chemotherapy for breast cancer

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My mother was diagnosed with breast cancer. The tumor had been detected previously, but thinking that it was malignant, I removed. When you saw the biopsy was carcinoma. The resection performed in the area (without removal of the breast) and axillary dissection because the technique could not apply to him sentinel node and the tumor excised. The result of this has been that no involved nodes, but has been told it will have to have radiation therapy and chemotherapy.

Why does it have to take this treatment if there is nothing theoretically cancer? If a preventive-adjuvant question, I think his name-, is it necessary to enforce the two therapies? much Home fear effects chemotherapy. Having no involved nodes and the tumor out,what kind of chemotherapy you apply? Will it be as aggressive as to cause him the typical side effects? Have you hair fall? Will you have to do many sessions?

– Radiation therapy is inextricably linked to breast conserving surgery.They are, in fact, two stages of a treatment . If the tumor is removed or only a portion of the breast and subsequently this is not radiated, the possibility of relapse in the remaining gland is very high. Even completely removing the breast, there are cases where the radiation is desirable.Happen, for example, with large tumors or near the edge of the surgery, they also have a very high risk of relapse in the skin near the scar.

Chemotherapy decreases mainly the risk of metastases in organs such as the bones, liver or lungs. Metastases arise because, at the time of surgery, the tumor had spread through the circulatory system, although as cells that remain hidden from the current detection methods. These cells multiply in the organs where they have been hidden, sometimes many years later, leading to metastasis. This is why chemotherapy is recommended “adjuvant” (or preventive) to many women operated for breast cancer , although they are apparently cured.

Some time ago, chemotherapy is reserved only for those women whose cancer had reached the lymph nodes under the arm, because these are the most at risk of relapse. Today, it is also recommended for patients with poor prognostic factors, such as a tumor of large size, especially malignant looking cells (this is called the “degree” of the tumor), absence of hormone receptors, and others.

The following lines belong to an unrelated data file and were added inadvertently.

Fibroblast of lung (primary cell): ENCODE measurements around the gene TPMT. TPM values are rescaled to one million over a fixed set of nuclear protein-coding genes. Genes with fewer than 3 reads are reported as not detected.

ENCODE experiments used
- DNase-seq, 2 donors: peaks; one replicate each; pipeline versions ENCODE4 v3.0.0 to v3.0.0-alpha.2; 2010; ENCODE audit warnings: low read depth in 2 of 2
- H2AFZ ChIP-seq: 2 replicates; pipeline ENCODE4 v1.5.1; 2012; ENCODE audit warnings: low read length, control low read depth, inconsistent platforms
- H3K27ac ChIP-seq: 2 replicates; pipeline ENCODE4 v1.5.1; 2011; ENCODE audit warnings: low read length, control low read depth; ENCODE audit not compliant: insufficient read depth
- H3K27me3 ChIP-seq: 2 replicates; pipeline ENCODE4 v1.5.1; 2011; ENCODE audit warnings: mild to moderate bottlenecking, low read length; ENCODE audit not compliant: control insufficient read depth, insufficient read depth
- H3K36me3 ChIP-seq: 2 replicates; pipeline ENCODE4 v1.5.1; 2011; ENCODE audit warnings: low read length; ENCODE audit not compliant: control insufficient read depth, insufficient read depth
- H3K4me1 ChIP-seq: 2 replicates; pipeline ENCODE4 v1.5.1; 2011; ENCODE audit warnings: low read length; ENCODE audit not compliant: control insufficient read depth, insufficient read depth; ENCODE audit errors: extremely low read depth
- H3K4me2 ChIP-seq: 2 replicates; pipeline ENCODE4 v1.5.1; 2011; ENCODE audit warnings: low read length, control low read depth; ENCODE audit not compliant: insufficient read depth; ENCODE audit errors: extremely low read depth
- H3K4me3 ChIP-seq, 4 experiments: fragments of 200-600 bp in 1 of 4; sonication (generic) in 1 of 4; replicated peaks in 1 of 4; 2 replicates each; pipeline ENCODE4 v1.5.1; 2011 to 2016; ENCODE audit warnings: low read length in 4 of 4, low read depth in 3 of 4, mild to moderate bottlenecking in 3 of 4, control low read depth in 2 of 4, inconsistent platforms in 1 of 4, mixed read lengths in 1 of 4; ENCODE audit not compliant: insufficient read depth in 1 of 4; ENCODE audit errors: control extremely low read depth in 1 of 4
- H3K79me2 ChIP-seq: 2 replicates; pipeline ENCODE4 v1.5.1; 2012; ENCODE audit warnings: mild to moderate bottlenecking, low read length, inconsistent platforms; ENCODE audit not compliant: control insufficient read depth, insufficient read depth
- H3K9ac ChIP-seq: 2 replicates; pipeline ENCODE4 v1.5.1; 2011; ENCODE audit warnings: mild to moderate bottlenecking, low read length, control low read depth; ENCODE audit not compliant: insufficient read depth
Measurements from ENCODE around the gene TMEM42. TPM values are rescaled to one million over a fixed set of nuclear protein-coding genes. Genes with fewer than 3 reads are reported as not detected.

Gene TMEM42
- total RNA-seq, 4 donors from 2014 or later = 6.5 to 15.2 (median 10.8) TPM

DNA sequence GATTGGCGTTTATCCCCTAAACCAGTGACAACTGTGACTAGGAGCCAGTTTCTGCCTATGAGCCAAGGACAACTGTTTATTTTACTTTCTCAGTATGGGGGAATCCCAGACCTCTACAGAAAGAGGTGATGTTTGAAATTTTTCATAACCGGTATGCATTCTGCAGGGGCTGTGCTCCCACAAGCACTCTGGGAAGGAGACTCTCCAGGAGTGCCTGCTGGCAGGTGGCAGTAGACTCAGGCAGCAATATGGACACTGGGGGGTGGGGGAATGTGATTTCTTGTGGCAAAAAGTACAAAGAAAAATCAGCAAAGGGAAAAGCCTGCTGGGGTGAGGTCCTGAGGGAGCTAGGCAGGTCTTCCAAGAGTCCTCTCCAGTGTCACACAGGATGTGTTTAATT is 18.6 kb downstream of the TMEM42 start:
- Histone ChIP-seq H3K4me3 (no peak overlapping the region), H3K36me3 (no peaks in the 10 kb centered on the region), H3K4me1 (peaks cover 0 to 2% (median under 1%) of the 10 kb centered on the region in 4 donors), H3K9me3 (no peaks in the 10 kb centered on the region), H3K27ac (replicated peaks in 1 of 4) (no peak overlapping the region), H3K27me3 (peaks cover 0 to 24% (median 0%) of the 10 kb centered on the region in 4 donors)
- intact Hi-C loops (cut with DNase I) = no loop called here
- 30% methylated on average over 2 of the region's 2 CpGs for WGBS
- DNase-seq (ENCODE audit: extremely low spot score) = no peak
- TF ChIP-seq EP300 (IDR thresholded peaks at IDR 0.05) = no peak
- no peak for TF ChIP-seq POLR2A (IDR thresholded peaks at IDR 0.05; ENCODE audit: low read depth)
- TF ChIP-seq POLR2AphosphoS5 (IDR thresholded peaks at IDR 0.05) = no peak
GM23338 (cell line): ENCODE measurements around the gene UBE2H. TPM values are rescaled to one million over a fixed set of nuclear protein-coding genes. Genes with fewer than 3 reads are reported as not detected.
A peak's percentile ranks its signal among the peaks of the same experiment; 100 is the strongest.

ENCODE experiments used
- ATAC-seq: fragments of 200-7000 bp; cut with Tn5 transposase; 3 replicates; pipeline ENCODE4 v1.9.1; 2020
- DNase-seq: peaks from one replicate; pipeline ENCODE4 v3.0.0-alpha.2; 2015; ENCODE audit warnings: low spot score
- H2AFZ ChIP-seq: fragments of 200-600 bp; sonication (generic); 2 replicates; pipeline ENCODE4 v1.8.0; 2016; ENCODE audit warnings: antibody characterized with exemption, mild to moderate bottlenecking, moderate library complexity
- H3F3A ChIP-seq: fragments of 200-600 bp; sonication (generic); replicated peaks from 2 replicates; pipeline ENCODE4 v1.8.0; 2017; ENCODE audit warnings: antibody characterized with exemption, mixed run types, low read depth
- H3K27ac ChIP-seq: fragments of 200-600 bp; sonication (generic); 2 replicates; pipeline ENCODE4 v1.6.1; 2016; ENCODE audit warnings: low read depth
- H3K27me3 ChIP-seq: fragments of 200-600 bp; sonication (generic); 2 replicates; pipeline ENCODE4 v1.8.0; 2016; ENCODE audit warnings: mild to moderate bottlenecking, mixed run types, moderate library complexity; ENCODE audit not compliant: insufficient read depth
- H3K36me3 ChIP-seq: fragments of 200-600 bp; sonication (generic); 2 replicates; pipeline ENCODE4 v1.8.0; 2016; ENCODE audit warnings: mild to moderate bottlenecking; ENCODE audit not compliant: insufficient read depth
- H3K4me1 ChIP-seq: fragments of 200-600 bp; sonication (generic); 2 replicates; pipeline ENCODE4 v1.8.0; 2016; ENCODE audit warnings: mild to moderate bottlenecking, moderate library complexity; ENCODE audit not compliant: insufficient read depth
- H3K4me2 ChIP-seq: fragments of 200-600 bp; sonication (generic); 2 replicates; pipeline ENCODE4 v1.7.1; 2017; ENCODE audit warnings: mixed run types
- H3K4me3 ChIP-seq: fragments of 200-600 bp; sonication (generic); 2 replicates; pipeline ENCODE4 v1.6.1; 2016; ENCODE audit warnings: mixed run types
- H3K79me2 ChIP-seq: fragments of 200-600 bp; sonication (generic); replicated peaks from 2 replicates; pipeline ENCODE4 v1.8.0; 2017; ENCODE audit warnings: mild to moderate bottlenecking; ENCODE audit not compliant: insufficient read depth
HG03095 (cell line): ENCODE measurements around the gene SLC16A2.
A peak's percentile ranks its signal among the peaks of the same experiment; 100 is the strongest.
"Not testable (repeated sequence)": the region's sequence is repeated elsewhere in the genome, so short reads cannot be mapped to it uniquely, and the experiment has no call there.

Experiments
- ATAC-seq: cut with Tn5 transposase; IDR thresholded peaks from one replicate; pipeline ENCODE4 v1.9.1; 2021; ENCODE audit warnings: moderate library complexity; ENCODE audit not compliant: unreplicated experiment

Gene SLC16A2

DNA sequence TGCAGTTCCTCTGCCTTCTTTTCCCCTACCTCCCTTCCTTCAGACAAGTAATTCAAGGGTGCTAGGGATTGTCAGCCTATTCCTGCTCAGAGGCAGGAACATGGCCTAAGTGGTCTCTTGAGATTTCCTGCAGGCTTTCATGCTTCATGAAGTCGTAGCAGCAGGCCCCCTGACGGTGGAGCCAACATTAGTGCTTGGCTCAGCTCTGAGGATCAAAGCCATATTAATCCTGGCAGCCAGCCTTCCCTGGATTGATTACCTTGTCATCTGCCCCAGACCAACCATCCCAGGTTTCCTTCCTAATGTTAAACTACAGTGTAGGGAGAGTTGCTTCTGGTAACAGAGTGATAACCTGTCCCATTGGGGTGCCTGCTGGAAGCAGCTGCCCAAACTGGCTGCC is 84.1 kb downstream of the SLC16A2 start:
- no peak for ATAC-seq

The decision to receive adjuvant chemotherapy or no responsibility, ultimately, to the patient herself. This should get detailed information about your oncologist two extremes: how effective would expect from treatment and what the toxicity . Any oncologist should inform the patient about the risk of relapse with and without chemotherapy. It is very important that this information is expressed in absolute terms and not relative. For example, if chemotherapy reduces by 20% the risk of relapse (relative), the absolute benefit will be 14% in women with a risk of relapse without chemotherapy 70%, but only 1% in other better prognosis with a risk of relapse of 5%.

Naturally, these figures refer to groups of people and are unable to predict future events of a particular case. But they are very useful for discussion between the patient and her doctor , to allow that they represent what is being played over treatment.

Today there are several appropriate chemotherapy regimens for the adjuvant treatment of breast cancer. Each center applied one or the other by virtue of the characteristics of each patient and according to their own experience. Some (not in all cases) allow keep hair.However, are deprecated because it is less efficient than more modern than ever produce alopecia. Still, it may be appropriate for patients at low risk of relapse and extreme interest in preventing hair loss.

The adjuvant chemotherapy are usually not particularly aggressive, with the help of supportive treatments that are already widespread, most women can complete treatment away some normal life . One such treatment typically lasts four to six months.

RICARDO Cubedo

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